An internationally recognized organization that establishes electrical code standards has elected Linda Little, PhD, an IBEW Local 1 member and an instructor at the St. Louis Electrical Industry Training Center, to chair its panel covering emergency systems.
The National Fire Protection Association (NFPA) named Dr. Little to chair the National Electrical Code (NEC) Panel 13 covering installations of generators, batteries, fire pumps, stand-by systems and other emergency-oriented electrical systems.
Little, of Affton, is the first woman from the IBEW to chair a NEC panel.
Local 1 partners with the St. Louis Chapter of the National Electrical Contractors Association to form the Electrical Connection to help advance best practices in following the NEC.
“We are extremely proud of Dr. Little,” Local 1 Business Manager Frank Jacobs said. “She has been a member of the National Electrical Code Panel for more than a dozen years, helping set guidelines for safe electrical installations to accommodate the growing complexities of the electrical industry.”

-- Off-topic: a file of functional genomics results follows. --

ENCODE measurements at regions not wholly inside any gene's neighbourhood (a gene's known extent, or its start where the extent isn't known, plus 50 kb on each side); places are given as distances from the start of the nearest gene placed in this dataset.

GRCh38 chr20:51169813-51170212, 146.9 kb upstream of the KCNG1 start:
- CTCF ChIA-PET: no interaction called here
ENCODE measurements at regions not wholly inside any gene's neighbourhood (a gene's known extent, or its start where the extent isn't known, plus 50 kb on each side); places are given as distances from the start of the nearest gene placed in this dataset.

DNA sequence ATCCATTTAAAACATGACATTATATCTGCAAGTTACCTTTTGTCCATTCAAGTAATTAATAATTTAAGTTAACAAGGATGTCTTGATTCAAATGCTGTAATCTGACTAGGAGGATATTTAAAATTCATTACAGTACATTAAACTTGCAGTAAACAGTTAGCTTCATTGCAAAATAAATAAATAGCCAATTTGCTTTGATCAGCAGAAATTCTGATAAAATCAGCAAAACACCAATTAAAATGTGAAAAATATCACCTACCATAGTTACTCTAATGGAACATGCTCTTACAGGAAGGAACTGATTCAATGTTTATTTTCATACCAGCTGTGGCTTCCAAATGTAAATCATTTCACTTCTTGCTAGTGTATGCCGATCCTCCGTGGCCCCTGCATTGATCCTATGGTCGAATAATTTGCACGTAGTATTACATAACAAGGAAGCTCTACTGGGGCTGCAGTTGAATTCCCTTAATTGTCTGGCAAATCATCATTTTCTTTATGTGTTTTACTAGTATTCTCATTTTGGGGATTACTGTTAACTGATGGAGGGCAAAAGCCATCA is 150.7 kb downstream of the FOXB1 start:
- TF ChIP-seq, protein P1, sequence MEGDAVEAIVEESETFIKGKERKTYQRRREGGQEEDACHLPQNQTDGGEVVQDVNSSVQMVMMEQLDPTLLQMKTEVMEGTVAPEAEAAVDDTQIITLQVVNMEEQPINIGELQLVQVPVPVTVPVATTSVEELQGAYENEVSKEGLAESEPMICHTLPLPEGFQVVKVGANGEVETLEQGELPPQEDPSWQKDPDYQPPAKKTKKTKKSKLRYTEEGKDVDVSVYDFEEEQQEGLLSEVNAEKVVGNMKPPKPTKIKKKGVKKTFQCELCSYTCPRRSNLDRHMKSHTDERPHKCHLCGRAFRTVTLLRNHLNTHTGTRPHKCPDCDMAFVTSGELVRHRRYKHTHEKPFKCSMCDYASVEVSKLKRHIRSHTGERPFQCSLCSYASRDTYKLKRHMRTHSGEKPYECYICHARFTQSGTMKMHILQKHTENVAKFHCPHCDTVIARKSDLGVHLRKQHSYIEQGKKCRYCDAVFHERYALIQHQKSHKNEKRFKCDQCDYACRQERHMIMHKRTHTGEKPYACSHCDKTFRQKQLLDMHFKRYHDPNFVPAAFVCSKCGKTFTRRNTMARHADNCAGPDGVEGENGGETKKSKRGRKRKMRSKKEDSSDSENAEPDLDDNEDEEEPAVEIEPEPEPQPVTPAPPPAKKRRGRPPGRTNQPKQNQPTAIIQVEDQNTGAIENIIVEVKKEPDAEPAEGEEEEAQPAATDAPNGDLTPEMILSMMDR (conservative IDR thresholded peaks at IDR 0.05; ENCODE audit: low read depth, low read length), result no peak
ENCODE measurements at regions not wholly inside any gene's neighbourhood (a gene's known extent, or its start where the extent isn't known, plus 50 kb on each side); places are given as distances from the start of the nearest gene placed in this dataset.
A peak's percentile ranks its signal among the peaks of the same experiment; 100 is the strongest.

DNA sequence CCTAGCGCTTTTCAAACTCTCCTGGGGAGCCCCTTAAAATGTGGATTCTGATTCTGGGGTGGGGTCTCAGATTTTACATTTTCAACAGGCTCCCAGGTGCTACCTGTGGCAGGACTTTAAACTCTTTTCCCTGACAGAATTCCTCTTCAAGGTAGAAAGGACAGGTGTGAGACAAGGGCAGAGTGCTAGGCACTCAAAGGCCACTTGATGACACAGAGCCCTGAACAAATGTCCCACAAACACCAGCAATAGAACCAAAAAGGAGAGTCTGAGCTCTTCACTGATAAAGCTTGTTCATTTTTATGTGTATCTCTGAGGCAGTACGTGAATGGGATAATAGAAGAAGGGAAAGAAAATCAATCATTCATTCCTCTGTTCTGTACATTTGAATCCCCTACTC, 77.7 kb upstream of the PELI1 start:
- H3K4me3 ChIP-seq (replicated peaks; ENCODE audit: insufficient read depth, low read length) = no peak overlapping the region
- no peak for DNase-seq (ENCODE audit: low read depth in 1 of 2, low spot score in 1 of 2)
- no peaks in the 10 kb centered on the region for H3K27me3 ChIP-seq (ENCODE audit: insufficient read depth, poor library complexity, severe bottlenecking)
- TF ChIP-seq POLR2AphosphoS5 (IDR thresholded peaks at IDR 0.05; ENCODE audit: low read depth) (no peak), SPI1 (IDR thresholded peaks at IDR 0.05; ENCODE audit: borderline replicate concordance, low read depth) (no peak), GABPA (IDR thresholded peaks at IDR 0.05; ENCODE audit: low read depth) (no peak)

Dr. Little has been an instructor at the training center since 1999.
”Dr. Little is the ultimate example of the quality of the men and women that rise to be the leaders within our industry and set the standard of excellence,” Jim Curran, executive vice president of the Electrical Connection said. “In our workforce development outreach to schools and communities, she serves as a great example of our training that is the foundation for great careers building Missouri’s energy future.”
Most recently, Dr. Little collaborated with another training center instructor, Jeff Holmes, in helping the IBEW/NECA National Joint Apprenticeship Training Committee (NJATC) develop a curriculum for an Electric Vehicle Infrastructure Training Program (EVITP). The curriculum is essential to support the electric vehicle industry, which relies on safe and reliable charging stations.
Dr. Little received her doctoral degree in curriculum and instruction from Saint Louis University, where her 100-page dissertation was on the “Impact of High School Math Preparation in an Electrical Trades Program.” Since then, she has been a prime advocate for elevating high school education to better prepare students for the trades.